My conversion to Android began a little less than two months ago when my iPhone 2G had the top half of it’s screen suddenly stop responding to touch. I’d been an iPhone user for quite some time.
Before the iPhone I was using the T-Mobile Shadow. Non-touchscreen but very easy to use one-handed. Based on Windows Mobile Standard with a very nice interface added to make the phone easy to use. The reality was that I knew I was out-of-date in my mobile phone and it was kind of embarrassing since I ran a gadget site! I was looking to make a change.
Nonetheless, I was a late conversion to the Church of iPhone and might not have even seriously tried it had I not had the chance to get it for basically next-to-nothing. The 2G model was a good choice as my mobile carrier is T-Mobile as we love their family plan rates and features. At the time I got the phone T-Mobile still didn’t have 3G in my area and the 2G didn’t offer it anyway. A good match.
Of course I jail-broke the iPhone to use it on T-Mobile and was a happy purchaser of many apps. I even paid many shareware fees and donations to the regular app developers and to the jailbreak community. I modded my iPhone heavily and then took it back down to only a very few modest enhancements that I really liked.
I mention all this to make it clear I had a very thorough iPhone experience and that I really enjoyed it. I spent almost two years with the iPhone in all and it was my sole primary phone during that time.
My only gripes almost all dealt with the artificial limitations Apple placed on the iPhone. A deliberately reduced-feature Bluetooth stack was originally my biggest gripe, but then when iPhone 3.0 came out and several features (notably Voice Control and a better Bluetooth stack) were withheld arbitrarily, I was able to add a few more gripes. They all amounted to the same thing. Apple restricted how its customers could use the products they bought.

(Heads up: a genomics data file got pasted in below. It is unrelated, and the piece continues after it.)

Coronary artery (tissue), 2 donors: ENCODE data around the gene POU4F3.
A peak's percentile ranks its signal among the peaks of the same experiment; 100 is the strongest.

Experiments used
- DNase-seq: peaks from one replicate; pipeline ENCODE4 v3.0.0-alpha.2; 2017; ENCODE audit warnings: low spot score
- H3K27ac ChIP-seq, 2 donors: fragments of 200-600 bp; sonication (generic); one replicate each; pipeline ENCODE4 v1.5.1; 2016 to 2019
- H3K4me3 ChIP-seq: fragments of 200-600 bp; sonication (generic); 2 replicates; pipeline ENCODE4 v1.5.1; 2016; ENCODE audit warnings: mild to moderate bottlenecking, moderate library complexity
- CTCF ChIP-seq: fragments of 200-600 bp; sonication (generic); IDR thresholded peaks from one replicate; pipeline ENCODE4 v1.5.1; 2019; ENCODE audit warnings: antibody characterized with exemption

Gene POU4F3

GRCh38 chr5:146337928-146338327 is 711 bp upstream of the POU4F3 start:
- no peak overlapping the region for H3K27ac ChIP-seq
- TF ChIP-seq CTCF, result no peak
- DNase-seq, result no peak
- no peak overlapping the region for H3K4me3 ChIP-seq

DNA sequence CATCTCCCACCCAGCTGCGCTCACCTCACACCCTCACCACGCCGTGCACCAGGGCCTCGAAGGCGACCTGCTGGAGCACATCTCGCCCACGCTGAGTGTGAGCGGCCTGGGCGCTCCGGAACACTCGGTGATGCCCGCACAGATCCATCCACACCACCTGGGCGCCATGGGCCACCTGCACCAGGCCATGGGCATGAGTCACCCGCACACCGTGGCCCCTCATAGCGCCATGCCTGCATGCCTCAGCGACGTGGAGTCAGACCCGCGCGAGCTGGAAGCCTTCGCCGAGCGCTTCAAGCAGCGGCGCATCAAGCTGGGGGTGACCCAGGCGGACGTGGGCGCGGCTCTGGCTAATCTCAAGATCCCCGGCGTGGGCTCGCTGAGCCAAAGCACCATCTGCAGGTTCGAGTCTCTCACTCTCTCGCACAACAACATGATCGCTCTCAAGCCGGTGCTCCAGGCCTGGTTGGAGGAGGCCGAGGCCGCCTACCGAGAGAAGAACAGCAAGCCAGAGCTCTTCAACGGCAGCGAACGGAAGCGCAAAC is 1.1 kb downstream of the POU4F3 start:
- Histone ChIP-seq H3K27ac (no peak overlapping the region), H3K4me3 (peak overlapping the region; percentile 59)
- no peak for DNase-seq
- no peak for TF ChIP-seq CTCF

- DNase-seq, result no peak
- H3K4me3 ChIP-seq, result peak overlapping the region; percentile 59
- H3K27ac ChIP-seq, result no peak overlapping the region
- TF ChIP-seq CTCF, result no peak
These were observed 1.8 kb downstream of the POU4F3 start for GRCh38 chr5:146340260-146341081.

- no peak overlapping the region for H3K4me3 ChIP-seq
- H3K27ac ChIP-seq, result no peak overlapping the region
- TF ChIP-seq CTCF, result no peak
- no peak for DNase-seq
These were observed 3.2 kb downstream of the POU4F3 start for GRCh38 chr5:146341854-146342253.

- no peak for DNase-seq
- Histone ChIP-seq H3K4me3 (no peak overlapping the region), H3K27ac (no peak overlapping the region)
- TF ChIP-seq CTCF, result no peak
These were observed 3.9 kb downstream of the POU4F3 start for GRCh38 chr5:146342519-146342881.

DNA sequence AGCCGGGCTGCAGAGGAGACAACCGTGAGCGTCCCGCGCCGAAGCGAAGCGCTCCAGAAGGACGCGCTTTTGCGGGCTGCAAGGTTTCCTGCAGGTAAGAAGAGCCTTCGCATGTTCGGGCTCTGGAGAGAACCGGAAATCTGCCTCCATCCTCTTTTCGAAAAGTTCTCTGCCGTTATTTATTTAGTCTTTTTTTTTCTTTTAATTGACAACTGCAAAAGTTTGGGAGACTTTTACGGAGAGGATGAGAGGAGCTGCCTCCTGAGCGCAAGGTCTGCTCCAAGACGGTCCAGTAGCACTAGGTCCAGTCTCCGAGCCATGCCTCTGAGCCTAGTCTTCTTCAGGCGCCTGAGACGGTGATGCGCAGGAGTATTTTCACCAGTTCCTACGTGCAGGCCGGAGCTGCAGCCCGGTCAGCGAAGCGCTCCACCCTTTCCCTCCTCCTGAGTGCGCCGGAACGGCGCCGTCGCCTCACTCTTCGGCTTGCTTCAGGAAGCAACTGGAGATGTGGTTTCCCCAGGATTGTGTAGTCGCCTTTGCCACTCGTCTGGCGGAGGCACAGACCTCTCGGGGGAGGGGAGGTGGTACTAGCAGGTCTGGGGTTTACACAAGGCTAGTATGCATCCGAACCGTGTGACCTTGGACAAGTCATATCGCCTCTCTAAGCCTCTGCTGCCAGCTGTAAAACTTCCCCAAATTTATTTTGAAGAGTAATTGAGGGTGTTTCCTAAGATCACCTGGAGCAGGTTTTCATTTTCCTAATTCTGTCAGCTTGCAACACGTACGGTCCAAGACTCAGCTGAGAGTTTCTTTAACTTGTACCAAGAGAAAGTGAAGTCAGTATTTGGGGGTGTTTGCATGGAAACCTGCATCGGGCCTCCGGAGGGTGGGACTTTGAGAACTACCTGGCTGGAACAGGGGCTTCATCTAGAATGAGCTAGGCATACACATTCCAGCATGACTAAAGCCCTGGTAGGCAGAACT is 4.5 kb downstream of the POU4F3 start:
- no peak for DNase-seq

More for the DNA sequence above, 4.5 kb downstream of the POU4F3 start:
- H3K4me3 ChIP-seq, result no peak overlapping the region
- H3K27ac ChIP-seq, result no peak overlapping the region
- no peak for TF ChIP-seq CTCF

I was still happy enough and gobbled up all Apple/iPhone news daily. Since I keep track of several news feeds from all gadget areas I was aware of Palm’s WebOS (still a huge fan but the hardware just wasn’t a fit for me) and Android. I’d reviewed Android devices before and wasn’t a convert. I thought the lack of control on quality in the App Market there was telling and that the interface itself looked like a mishmash of styles. So I ignored Android — at least until my iPhone basically died.
Domo Arrigato Mr. Android
When the top half of my iPhone’s screen went dead to touch it was pretty much dead period. You really can’t use it without touch working everything – naturally. Repairs were more expensive than buying another iPhone 2G on the cheap. Heck, I could even get an iPhone 3G on the cheap for about the cost of repairing my iPhone. So I realized I was going to have to change platforms again. Since my next favorite, WebOS, wasn’t on T-Mobile it was going to have to be Android.
T-Mobile had been the launch partner with Google for the first Android phone, the T-Mobile G1. It had a unique design and a real keyboard. Well, with iPhone I had adapted to a soft keyboard on a touch screen. Besides the only G1 I had was the first model and it had seen better days. The myTouch 3G was available but I didn’t have one yet. I did have the advantage of having a Verizon Droid Eris and a Sprint Hero handy though. So I started some trial runs with those, and forwarded my T-Mobile number to one of those and the other as I tried them out.
I found I liked them. Android, even at 1.6, had matured a great deal more than I had expected. It’s App Market was pretty well stocked with apps and the quality apps had risen to the top. Sure you could find crappy apps in the App Market but that was true of the iPhone App store too. I’m sure the WebOS has lots of poor apps as well. I drifted towards using the Droid Eris a bit more while trying out the different devices…really, other than case styling and the HTC Sense interface, the Eris and Hero were pretty much the same device. They were snappy, responsive, and did quite a few things (like multitasking) that the iPhone couldn’t do at all.